Category: Entreprise

Entreprise

In Silicon Valley, Criminal Prosecutors See No Evil

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“Silicon Valley is a lot cleaner today than when I started, during the 1990s dot-com bubble,” said Reed Kathrein, a San Francisco lawyer who successfully sued Ms. Holmes and Theranos in 2016 on behalf of investors. “Everyone is throwing money at these start-ups. Everyone thinks they’re going to win the lottery. It’s easier to be honest.”

Reforms prompted by the collapse of WorldCom, a long-distance telephone company, and Enron, an energy company, in the early 2000s have also had an impact.

“Some of the changes in laws, like the Sarbanes-Oxley Act, put the screws on the accountants,” Mr. Kathrein said. “They have to do their jobs now.”

Thirty years ago, the tech industry was known as much for physical products as for software. Indeed, software used to be a physical product. If sales were not going well, that offered possibilities for subterfuge.

MiniScribe, a Colorado disk storage company that had fallen on hard times, was taken over in 1984 by Hambrecht & Quist, prominent Silicon Valley financiers. The investment firm pumped in money and installed its own management. In 1988, to keep its numbers up, MiniScribe managers packed 26,000 bricks into MiniScribe boxes and shipped them to Singapore. When the scheme was revealed, the company went bankrupt and the chief executive went to jail.

In this sense, Mr. Kathrein noted, Ms. Holmes’s case was a throwback. She was charged with making false and misleading statements to investors that Theranos’s proprietary analyzer, named Edison, was a medical marvel that could perform a full range of clinical tests. It could not.

“She was shipping bricks,” he said. A lawyer for Ms. Holmes declined to comment.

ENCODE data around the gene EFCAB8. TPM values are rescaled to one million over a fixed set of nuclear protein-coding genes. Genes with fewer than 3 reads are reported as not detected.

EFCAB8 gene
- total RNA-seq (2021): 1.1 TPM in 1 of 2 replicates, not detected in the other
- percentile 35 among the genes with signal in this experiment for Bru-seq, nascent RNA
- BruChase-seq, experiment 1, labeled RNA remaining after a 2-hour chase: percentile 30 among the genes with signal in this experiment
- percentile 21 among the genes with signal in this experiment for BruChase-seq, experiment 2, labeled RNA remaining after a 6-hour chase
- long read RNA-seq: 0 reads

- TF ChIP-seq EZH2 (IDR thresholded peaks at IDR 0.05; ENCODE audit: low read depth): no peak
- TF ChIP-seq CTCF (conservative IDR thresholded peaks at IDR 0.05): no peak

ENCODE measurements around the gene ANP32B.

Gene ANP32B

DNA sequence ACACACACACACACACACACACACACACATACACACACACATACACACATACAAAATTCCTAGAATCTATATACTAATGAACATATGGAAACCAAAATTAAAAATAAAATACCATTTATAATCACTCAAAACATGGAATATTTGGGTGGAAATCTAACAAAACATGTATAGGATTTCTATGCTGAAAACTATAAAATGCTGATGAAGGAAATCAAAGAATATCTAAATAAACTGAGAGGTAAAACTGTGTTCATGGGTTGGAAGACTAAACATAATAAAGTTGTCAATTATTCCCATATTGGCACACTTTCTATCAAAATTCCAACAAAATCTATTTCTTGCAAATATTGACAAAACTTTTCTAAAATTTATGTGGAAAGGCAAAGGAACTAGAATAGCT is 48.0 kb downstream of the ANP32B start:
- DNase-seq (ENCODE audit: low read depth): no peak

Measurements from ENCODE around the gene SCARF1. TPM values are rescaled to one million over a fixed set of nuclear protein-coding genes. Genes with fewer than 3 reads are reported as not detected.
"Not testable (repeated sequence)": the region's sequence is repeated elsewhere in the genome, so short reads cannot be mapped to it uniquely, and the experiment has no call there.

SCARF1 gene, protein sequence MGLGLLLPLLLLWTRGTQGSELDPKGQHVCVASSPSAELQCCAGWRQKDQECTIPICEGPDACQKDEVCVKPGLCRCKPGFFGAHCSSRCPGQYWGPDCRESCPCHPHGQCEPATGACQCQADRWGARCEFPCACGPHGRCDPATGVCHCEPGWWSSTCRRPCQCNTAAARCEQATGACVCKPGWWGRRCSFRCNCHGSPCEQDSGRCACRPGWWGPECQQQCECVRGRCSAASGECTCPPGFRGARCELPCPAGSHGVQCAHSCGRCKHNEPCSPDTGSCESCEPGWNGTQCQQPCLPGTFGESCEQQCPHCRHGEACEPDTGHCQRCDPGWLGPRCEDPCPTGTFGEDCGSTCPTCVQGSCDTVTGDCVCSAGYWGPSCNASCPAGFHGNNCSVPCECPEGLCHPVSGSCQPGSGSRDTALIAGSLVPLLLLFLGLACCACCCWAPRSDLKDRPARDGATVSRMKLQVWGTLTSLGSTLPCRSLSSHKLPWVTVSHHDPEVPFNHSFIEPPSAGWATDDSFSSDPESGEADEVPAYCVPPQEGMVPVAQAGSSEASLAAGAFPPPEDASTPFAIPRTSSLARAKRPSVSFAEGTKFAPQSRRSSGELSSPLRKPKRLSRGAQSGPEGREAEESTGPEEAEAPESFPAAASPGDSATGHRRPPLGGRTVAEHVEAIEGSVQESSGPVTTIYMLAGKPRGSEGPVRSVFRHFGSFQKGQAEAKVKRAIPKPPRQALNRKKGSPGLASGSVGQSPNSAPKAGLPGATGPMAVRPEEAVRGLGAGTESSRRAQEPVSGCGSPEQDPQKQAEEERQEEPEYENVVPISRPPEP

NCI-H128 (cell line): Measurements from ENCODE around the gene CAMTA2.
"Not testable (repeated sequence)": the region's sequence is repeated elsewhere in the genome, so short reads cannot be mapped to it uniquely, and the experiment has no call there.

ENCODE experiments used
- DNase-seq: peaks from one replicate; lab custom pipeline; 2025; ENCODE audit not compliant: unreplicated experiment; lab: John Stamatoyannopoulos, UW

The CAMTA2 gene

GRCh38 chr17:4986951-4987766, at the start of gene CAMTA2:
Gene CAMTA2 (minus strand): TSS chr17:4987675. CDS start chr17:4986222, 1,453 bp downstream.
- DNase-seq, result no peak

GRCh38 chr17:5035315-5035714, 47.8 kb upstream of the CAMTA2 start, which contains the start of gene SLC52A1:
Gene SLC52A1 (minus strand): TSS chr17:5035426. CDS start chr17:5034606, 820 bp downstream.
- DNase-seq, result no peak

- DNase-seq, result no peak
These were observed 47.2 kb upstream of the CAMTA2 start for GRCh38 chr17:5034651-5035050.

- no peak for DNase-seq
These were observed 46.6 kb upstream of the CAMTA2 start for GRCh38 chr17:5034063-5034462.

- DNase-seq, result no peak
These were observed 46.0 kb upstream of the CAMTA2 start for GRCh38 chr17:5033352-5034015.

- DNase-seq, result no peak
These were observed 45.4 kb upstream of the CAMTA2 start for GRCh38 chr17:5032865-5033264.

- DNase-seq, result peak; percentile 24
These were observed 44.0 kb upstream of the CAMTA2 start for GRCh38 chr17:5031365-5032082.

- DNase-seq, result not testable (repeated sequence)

Mr. Kathrein’s conclusions are not widely accepted. Asked if tech people had become more honest over the decades, Margaret O’Mara, a historian of Silicon Valley, burst into laughter.

2021-09-07 20:06:39

Entreprise

A T-Shirt Shop for the Semi-Ironic ‘Twilight’ Fan

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Before 2020, Madison Sinclair hadn’t seen any of the “Twilight” movies. But after watching all five during quarantine, she grew completely enamored — and inspired to express her new fandom.

“I wanted to make something that was like, ‘Is this satire or is this real?’” Ms. Sinclair, 21, said on a video call from her home in Houston. The result was a T-shirt, created using a clothing customization website, with the sentences “Bite me, big boy!” and “I love my vampire boyfriend” flanking a photograph of Robert Pattinson, the films’ male lead. On the back, it said “Edward Cullen’s biggest fan!” in bright pink letters.

When Ms. Sinclair wore the shirt in a TikTok video, the comments soon filled with questions about where to buy it.

“I was like, ‘They have to be kidding. This is the most random, specific T-shirt ever. Why are so many people into this?’” Ms. Sinclair said.